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Ios, 1957 Oil Based Enamel On Canvas 48 X 20 1/2 Inches © Courtesy of The Garth Greenan Gallery
Ios, 1957 Oil Based Enamel On Canvas 48 X 20 1/2 Inches © Courtesy of The Garth Greenan Gallery

545 West 20th Street
10011 New York
September 5th, 2013 - October 12th, 2013

212 929 1351
Tue-Sat 11-6


Garth Greenan Gallery, formerly Gary Snyder Gallery, is pleased to announce its inaugural exhibition, Paul Feeley: 1957–1962, an exhibition of paintings, watercolors, and drawings at 529 West 20th Street. Opening on September 5, 2013, the exhibition is the first presentation of Feeley’s work in a New York gallery since 2008. Nine of the artist’s brightly colored abstract paintings will be on view, as well as a selection of related landscape watercolors, none of which has ever before been exhibited. A fully illustrated catalogue—Feeley’s first since 2002—will accompany the exhibition, with an essay by David Anfam.

The exhibition and its accompanying publication provide an overview of the artist’s work from 1957 to 1962—a time of intense formal, as well as technical innovation for Feeley. Although classically derived, Feeley’s paintings from this period are looser, more gestural, and less emblematic than his better-known work from the mid-1960s. In works such as Ios (1957) and Caligula (1959), exaggerated drips and sensuous looping forms cascade across washy grounds. They are frozen gestures, of sorts, uncertain in their abilities to maintain their own gleefully overblown proportions. In later paintings like Untitled (1962), the forms gradually solidify and become more evocative of things in the real world—Mediterranean landscapes and Islamic tile decoration, for example. The actual ebb and flow of the paint stops and the compositions become more settled and architectural. `

Born in Des Moines, Iowa in 1910, Paul Feeley studied painting at Menlo College, Menlo Park, California and the Art Students League. After completing his training, Feeley began teaching, first at Cooper Union (1935–1939) and later at Bennington College. The artist remained at Bennington for 27 years (1939–1966) and founded its celebrated art department. Committed to the art of his peers, Feeley exposed his students—among them, Helen Frankenthaler—to many of the most significant artists of his time. In addition, while at Bennington, he organized the first retrospective exhibitions of Hans Hoffmann, Jackson Pollock, and David Smith.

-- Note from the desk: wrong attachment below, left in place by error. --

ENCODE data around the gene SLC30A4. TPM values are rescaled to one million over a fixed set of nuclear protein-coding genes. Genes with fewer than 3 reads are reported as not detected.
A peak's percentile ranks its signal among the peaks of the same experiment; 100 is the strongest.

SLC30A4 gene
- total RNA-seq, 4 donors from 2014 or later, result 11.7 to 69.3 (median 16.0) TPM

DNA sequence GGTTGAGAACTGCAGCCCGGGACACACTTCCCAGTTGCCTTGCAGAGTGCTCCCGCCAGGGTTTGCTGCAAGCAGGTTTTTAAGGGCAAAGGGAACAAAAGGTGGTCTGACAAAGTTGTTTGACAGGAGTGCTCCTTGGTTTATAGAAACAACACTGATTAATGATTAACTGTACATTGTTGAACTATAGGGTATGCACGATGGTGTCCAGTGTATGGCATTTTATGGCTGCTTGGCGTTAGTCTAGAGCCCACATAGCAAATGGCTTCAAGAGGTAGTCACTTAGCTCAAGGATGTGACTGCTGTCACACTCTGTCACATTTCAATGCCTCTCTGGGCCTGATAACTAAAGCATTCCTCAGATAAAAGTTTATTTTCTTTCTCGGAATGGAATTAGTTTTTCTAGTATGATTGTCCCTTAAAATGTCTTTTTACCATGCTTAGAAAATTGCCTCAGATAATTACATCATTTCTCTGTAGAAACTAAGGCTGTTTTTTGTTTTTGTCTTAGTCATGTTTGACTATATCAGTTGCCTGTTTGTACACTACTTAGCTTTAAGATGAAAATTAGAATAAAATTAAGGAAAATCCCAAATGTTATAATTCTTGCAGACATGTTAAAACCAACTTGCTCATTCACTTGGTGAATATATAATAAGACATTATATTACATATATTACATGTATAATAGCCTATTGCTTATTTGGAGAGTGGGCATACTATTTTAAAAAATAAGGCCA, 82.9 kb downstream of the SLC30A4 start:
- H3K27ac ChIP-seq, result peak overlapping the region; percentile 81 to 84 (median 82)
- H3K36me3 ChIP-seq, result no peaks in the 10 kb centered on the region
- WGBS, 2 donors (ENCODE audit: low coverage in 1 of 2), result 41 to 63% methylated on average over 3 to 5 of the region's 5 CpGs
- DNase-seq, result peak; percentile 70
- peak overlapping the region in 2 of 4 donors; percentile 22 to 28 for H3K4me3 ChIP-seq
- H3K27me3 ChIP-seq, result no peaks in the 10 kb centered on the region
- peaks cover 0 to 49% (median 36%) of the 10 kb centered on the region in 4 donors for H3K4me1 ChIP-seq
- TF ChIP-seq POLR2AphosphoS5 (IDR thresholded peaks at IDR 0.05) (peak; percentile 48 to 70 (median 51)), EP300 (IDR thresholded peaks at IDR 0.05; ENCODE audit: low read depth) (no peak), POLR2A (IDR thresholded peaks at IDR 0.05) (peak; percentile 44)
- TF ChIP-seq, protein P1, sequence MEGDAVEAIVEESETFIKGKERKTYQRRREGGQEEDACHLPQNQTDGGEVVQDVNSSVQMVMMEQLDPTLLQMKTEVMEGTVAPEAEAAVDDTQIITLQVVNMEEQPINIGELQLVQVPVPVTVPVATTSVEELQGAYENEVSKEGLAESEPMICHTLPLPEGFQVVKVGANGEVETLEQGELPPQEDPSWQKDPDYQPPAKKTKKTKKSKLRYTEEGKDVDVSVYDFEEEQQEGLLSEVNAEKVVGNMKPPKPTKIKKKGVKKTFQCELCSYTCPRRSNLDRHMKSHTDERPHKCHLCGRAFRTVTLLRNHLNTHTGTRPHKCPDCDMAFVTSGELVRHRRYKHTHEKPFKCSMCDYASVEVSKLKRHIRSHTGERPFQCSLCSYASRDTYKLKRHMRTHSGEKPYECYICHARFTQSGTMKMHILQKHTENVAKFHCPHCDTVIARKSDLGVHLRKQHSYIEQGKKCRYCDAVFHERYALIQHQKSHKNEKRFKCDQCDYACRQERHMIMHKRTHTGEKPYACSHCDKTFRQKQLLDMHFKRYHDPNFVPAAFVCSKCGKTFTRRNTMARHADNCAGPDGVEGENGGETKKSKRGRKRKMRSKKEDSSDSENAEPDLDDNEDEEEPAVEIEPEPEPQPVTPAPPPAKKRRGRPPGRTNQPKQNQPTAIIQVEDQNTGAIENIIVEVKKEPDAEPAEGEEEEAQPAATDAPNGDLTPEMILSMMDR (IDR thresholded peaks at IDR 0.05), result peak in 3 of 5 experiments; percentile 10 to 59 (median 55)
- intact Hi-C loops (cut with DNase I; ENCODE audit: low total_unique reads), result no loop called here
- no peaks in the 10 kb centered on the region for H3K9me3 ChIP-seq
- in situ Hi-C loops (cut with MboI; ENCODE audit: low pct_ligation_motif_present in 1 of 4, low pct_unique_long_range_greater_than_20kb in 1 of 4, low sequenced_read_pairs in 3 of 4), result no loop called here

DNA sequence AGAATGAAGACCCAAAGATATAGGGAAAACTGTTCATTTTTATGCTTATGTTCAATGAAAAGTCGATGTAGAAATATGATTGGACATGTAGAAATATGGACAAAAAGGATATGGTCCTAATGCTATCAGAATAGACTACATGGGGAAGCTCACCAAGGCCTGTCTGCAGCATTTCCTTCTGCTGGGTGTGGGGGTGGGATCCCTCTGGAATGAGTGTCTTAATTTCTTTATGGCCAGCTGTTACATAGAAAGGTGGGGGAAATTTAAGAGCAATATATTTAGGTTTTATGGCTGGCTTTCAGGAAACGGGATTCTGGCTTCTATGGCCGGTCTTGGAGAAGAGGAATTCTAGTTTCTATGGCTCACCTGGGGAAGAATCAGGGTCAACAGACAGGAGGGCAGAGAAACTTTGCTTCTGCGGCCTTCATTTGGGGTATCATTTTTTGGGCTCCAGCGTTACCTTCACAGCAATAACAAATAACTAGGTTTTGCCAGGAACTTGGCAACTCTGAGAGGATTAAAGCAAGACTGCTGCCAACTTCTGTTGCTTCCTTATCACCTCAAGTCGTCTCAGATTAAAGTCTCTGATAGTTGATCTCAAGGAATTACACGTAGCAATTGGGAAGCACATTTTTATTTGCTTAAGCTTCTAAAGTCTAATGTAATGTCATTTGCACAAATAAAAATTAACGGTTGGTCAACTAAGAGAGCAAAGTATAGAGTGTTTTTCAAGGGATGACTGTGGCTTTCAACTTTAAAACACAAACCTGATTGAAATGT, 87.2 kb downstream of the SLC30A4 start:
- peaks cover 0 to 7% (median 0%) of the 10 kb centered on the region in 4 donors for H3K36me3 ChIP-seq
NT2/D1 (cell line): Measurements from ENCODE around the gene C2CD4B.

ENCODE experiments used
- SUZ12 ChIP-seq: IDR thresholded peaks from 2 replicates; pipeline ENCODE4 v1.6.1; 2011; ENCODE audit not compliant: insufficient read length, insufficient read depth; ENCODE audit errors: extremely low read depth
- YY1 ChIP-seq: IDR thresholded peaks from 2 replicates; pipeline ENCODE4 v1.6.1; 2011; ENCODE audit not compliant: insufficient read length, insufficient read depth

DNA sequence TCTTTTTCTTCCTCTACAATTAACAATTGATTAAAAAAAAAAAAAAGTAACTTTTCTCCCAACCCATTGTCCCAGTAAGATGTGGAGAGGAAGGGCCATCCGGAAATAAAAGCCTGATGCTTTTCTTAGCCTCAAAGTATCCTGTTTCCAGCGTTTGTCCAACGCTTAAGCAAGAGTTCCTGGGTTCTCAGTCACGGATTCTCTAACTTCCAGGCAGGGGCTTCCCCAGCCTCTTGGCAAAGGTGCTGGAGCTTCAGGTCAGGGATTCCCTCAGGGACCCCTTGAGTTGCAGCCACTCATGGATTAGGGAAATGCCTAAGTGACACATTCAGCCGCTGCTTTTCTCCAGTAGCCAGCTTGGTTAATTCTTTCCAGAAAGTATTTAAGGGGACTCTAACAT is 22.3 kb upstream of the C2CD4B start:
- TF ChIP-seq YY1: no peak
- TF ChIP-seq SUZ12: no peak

Throughout the 1950s, 1960s, and 1970s, Feeley had solo exhibitions at many prominent institutions, including: Tibor de Nagy Gallery (1954, 1955, 1958, New York), Betty Parsons Gallery (1960, 1962, 1963, 1964, 1965, 1966, 1970, 1971, 1975, New York), and Kasmin Gallery (1964, London). During this period, his work was also featured in important museum exhibitions, such as Post Painterly Abstraction (1964, Los Angeles County Museum of Art), The Shaped Canvas (1964, Solomon R. Guggenheim Museum), The Responsive Eye (1965, Museum of Modern Art), and Systemic Painting (1966, Solomon R. Guggenheim Museum), among others. In 1968, the Solomon R. Guggenheim Museum mounted a memorial retrospective exhibition of Feeley’s work. More recently, his paintings have been shown at Lawrence Markey Gallery (1997, 1999, 2002, 2007, 2013, New York and San Antonio) and Matthew Marks Gallery (2002, 2008, New York).

Feeley’s work is featured in the collections of major museums around the country, including: the Detroit Institute of Arts; the Fogg Museum, Harvard University; the Hirshhorn Museum and Sculpture Garden, Smithsonian Institution; the McNay Art Museum; the Metropolitan Museum of Art; the Museum of Modern Art; the Solomon R. Guggenheim Museum; the Wadsworth Atheneum; and the Whitney Museum of American Art.

Garth Greenan Gallery is pleased to represent the Estate of Paul Feeley.

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